In the heart of midtown Atlanta, a group of electric car enthusiasts are gathered in a back room at Manuel’s Tavern for a meeting. They’re called the EV Club of the South, or EVCotS, and the group has been gathering to talk about the future of electric cars in Georgia since 1999. Their mission is to share information between consumers, policymakers, and manufacturers to make electric cars more accessible.
Longtime EVCotS members such as Alan Shedd were involved with electric cars long before the club was founded.
“I’ve been messing around with electric cars since the 1970s,” he said. “You know, I started designing and building them and then ultimately, bought a factory-built electric vehicle much later. The first one I drove for any length of time was a Toyota Prius that we modified, to make it a plug-in hybrid.”
That all changed around 2011 when electric cars became commercially available. Now casual consumers can purchase fully electric vehicles from dealerships or online. EVCotS member Don Francis remembers the switch distinctly.
“It was like you went from science projects to real technology, you know?” Francis said. “We’re 10 years down the road from that now.”
The state now has over 30,000 registered electric vehicles. Georgia also leads the Southeast in infrastructure development with more than 1,300 publicly available charging stations. Now, Georgia’s electric vehicle infrastructure network will get a five-year, $135 million dollar boost from the just-passed federal Invest in America Act.
EVCotS President Anne Blair works for the Electrification Coalition, a group focused on supporting policies which speed up electric car adoption. She said the infrastructure bill is not the only federal legislation EV owners are watching.
“We are hopeful that through the Build Back Better Act being considered in the House right now federally, that there will be an increase in the tax credit and expansion of it to existing manufacturers as well,” Blair said. “That will be really important to continue to show consumer support.”
Blair also said she would like to see more action from state officials on electric car infrastructure. This summer, Gov. Brian Kemp created the Georgia Electric Mobility and Innovation Alliance to do just that. Clean Cities Georgia Executive Director Frank Morris said the group is looking at the entire electric mobility ecosystem in the state, which means asking a series of questions.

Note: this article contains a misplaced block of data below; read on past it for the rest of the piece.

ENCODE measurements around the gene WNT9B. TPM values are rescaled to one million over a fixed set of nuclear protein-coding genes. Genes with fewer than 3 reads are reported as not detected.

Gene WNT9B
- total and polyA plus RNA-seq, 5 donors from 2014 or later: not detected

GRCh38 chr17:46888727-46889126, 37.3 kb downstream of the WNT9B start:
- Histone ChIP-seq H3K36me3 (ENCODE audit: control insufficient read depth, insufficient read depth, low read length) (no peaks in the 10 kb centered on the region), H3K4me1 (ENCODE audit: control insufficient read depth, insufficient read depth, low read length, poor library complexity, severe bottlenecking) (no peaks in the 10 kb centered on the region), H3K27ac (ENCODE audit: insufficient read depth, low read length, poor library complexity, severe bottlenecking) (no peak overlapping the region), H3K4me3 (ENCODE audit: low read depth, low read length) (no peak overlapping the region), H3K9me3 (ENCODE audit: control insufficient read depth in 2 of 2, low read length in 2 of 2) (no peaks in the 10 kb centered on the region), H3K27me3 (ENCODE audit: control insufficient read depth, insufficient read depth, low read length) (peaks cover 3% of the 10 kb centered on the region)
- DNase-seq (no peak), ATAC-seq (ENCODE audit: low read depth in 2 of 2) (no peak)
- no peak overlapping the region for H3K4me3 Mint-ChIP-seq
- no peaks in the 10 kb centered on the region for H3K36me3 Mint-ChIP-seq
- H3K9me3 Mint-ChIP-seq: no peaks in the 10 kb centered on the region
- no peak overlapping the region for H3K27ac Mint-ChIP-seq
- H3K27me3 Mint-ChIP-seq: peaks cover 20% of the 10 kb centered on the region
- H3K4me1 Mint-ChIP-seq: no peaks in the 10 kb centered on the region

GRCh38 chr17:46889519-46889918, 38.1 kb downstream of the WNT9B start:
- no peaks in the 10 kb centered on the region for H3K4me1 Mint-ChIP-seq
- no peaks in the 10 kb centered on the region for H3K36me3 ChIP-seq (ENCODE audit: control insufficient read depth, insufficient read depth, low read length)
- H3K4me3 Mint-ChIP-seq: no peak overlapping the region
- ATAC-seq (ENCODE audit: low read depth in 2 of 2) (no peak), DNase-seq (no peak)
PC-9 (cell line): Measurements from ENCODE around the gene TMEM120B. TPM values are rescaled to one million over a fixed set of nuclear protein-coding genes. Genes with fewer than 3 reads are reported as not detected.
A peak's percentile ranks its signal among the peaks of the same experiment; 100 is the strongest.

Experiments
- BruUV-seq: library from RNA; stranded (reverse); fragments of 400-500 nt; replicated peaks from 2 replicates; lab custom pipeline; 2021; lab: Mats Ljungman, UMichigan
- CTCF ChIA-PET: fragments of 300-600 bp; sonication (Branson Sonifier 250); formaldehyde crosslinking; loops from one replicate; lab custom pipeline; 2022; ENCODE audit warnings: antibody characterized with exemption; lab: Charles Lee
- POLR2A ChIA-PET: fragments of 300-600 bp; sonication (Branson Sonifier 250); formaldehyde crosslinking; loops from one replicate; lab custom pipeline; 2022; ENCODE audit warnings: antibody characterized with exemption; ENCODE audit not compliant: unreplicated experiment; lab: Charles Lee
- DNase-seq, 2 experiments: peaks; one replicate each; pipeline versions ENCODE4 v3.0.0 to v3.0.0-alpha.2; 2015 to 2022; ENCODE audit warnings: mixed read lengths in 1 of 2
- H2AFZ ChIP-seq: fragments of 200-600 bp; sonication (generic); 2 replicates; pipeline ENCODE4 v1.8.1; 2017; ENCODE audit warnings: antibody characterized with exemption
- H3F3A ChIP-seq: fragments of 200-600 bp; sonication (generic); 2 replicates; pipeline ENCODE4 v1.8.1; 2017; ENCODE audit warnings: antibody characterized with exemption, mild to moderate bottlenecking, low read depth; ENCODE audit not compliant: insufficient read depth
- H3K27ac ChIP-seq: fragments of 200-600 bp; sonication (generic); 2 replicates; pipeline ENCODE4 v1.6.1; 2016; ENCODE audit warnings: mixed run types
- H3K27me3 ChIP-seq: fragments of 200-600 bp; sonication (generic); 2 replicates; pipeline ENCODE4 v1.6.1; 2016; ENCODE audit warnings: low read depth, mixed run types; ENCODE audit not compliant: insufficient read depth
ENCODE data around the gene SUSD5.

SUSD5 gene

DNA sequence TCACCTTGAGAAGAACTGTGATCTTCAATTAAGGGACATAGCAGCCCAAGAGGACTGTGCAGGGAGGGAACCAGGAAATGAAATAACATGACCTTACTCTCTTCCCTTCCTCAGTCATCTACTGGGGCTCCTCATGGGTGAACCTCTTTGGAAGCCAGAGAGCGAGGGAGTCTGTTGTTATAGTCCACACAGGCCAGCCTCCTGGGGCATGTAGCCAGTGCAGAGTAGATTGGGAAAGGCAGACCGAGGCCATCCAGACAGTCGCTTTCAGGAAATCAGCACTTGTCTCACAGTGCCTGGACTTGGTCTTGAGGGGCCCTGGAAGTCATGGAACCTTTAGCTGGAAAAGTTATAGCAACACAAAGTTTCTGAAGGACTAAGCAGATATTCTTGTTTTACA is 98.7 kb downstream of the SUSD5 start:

“What are we doing to attract businesses that are focused on electric mobility?” he said. “What are we doing to roll out our infrastructure in electric mobility? What are we doing to address any roadblocks for electric mobility?”
EMIA’s mission is to support growth, industry, and foster innovation in collaboration with the Department of Economic Development. Morris said the next phase of Georgia’s EV accessibility expansion will be making charging available regardless of the types of housing drivers live in.
“Is charging available for off-street charging?” he said. “Meaning, if you live in an apartment or a condominium, do you have the access to charge your vehicle someplace near you so that it makes sense? You know, some people can charge in their own garage or outside their property, but you might not have assigned parking.”
Accessibility also means extending charging stations into rural areas. While they’re still not very common, longtime EV owners say the difference from a few years ago is night and day.
When EV Club of the South member KC Boyce first got an electric vehicle in 2014, he says back then a three-hour road trip took his family seven hours with charging included.
Now Boyce drives a Polestar 2 with a longer range and more sitting room. And he cites another difference — better access to power.
“My wife and I went down to Jekyll Island a couple of months ago, and we stopped about halfway in Dublin, Ga., where there’s a fast charger at a Burger King,” Boyce said. “So we stopped. We had some lunch and the car charge where we had lunch and when we were done, it was ready to go the rest of the way.”
Boyce said placing more chargers will be good for today’s electric car owners and, more importantly, it could make drivers feel safer picking an electric vehicle for their next car.